SCOTT — There will be no new mobile parks or dirt pits in the city of Scott, and future development in general will be more orderly under new regulations set to go into effect Jan. 1.
The new land-use code, approved by the City Council this month, will bring comprehensive development regulations to a city that now has few restrictions.
“It gives us a great opportunity to grow our community and not look back 20 years down the road and say, ‘What did we do?’ ” Scott Mayor Purvis Morrison said.
The regulations carve the city up into several different districts and spell out what types of developments can be built in each — rural residential, suburban residential, industrial, urban commercial or urban center.
The idea is to maintain the character of Scott, so the new districts are drawn based on existing development patterns, Morrison said.
He said the regulations ensure new developments are in line with the city’s overall vision for growth and that objectionable ones are kept out.
“Definitely, trailer parks will be no more, and dirt pits will be no more. It will protect our current residents from some obnoxious use that would come in,” Morrison said. “Now, the city will have regulations and rules in place where we can walk in and stop that type of business.”
The new code does not apply to existing developments and does allow for some wiggle room.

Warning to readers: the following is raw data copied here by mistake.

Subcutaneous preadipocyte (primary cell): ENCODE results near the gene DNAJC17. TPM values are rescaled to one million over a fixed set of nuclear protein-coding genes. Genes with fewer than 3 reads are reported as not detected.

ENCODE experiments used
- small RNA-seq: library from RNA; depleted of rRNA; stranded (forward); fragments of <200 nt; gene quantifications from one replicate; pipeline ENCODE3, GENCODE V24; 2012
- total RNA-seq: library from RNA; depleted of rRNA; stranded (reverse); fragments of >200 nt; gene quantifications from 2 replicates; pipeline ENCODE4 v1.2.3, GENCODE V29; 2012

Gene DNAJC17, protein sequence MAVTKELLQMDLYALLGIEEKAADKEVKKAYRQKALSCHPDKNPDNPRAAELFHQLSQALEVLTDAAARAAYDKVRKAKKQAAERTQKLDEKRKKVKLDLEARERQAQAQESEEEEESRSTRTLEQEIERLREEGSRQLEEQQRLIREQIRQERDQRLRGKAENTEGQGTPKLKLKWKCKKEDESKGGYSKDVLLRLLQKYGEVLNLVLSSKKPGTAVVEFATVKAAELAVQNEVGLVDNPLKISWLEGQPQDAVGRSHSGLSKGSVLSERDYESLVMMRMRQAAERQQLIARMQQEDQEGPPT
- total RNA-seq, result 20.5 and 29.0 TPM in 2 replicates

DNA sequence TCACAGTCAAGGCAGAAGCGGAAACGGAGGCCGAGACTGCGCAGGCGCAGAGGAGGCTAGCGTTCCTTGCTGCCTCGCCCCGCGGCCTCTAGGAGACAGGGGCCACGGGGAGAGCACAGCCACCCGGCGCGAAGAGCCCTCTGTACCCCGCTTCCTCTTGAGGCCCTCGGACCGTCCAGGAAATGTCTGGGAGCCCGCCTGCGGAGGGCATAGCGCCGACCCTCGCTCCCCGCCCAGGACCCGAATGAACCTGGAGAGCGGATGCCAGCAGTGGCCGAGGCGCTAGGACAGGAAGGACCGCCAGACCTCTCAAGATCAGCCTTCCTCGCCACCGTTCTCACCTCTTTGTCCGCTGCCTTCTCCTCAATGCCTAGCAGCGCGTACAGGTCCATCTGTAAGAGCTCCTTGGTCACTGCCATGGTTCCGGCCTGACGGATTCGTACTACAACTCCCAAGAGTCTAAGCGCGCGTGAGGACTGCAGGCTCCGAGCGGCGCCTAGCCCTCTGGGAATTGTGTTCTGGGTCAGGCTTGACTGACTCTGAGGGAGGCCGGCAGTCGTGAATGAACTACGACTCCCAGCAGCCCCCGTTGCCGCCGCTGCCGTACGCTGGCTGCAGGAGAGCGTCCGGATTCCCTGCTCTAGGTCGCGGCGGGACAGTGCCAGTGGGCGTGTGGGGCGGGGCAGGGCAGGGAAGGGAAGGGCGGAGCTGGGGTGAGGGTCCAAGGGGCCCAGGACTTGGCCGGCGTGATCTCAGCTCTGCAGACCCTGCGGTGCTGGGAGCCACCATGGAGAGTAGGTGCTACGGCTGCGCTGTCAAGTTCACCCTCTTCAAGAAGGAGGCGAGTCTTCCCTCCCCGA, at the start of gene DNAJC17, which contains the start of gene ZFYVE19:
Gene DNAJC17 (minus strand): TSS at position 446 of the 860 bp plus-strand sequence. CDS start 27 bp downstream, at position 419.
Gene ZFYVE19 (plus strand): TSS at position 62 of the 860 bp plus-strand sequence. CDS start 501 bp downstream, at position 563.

For example, a mechanic shop would not be allowed in a rural residential area, but a bed-and-breakfast would be OK if the administration signs off on it. And a hotel might be allowed if the developer secures approval from the Planning Commission and the City Council.
The extra layers of approval allow city officials the option of proposing additional requirements to offset the impact of a new business, such as fences, landscaping and buffer space, said Pat Logan, who oversees planning for Scott.
The city also has approved special conditions for the 2-mile Apollo Road extension from Cameron Street to the intersection of Dulles Drive and Rue de Belier, a stretch that Scott officials are trying to nurture into a vibrant commercial area.
Regulations for Apollo Road, in addition to stipulating what can’t be built in the area, call for height restrictions on signs, hidden garbage cans and higher-end building materials, as opposed to vinyl siding and concrete blocks.
“It’s to ensure and to maintain the highest and best use for the property there,” Logan said. “It would prevent someone from building a metal storage building next to your property when you are looking at it for a hotel or a nice restaurant.”
He said construction on Apollo Road is expected to begin in phases next year, and the entire road should be open to traffic in about three years.
Scott is the latest city to implement development regulations in a parish where there were few guidelines outside the city of Lafayette until five years ago.
Broussard began phasing in zoning in 2009.
Carencro adopted a land-use code in 2009, the Lafayette City-Parish Council in 2012 adopted a land-use plan for rural areas of the parish, and Youngsville followed suit with a similar land-use code last year.
The land-use codes in those areas rely on varying degrees of buffer space, fences and landscaping to dampen the impact of a new development.
The strategy differs from that of conventional zoning, which regulates development by stipulating what can be built in what areas of a city — industrial, commercial, residential.
Scott’s new code is a hybrid, mapping out areas where different types of development are favored but also allowing for more flexibility than conventional zoning and giving city officials the power to require buffers and fences in some instances.